We understand a family business as the organisation in which the property and management are in family hands. Although a family owns them in many cases, we can find situations where the property is in several families’ hands.
Family businesses have a vocation of perpetuity, a clear and defined perspective of survival in the long term. They also have other traits that characterise them:
But due to its particular characteristics, certain limitations also appear. They become clear with the growth of the company and become critical at the time of succession.
Much of the limits to which family businesses are subject have their origin in issues related to the relationships that must be established between family groups, ownership and management. Problems related to communication, leadership and succession are frequent.
Disagreements between partners or siblings who own a company usually acquire a more significant dimension at the time of family succession and endanger the company’s stability.
Succession in the family business is one of the most critical moments because it manifests the company’s latent tensions. The average age of family businesses demonstrates this, 25-30 years, compared to other types of companies whose average ranges between 40 and 50.
The preparation of a succession protocol in the family business is a fundamental aspect in companies and awareness about its importance is critical for its continuity.
The organisational by-laws regulate the relationships and agreements between the ownership of a company. They are effective against third parties, but insufficient to handle all aspects that affect the life of the family business:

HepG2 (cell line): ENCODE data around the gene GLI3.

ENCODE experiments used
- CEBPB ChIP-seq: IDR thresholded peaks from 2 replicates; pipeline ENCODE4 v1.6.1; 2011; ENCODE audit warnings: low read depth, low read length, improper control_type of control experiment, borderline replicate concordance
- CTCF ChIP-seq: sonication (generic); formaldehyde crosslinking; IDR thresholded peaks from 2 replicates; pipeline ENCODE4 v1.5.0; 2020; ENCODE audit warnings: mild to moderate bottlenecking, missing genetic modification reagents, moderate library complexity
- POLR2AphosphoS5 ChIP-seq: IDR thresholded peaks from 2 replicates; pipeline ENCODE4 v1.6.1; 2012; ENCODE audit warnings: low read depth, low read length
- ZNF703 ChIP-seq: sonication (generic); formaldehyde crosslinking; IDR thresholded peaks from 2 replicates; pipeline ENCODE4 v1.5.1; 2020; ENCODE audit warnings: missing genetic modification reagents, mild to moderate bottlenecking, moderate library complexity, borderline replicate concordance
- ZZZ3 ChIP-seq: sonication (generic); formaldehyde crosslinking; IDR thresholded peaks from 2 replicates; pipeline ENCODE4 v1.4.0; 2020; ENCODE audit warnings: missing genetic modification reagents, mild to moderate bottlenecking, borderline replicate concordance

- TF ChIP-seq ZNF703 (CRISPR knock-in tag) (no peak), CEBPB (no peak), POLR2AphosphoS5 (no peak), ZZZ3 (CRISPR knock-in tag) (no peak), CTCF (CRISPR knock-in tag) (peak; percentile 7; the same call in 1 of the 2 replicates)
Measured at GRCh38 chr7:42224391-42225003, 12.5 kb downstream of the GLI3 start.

At the time of succession in the family business, It’s recommended to open communication forums where all members can express themselves and reach agreements, facilitating the governance.
As the shareholders’ agreement, the Family Business Protocol (generational replacement plan, family constitution or family business succession protocol) is a specific instrument of the family business that helps to regulate the aspects that facilitate the company’s continuity, anticipating eventual discrepancies and acting as a guarantee of progression.
All of these aspects must be agreed before discrepancies could arise. The family protocol, in this sense, is shown as the most appropriate instrument.
As a consultancy specialised in the organisation, OAK within its Government, Risk and Compliance business line, has developed a specialised line in the family business succession process. Our services cover four lines of work:
A multidisciplinary team develops our family succession projects. Personnel from the consulting area take part with legal experts. Indeed this multidisciplinary vision differentiates us as it allows us clear and transparent advice both in business management and in the legal aspects that a shareholder agreement governed by the Civil Code implies.
The Family Business Protocol structure could vary depending on the complexity of the family groups, the company, and its system. There is no one application model for all situations.
At present, it is possible to register family protocols in the commercial register. This initiative is widespread in the US and provides transparency to generational change and the limits of participation of family groups in the company, generating trust and security in moments of financial limitation, entry of new partners or operations of venture capital.
Family businesses that want to plan the succession or generational change. This aspect is usually essential when the property is in the hands of several families.
Report that includes the critical aspects of family succession agreed upon in consensus by all parties involved, advised by a multidisciplinary team of organisational consultants and experts in taxation and commercial and civil law.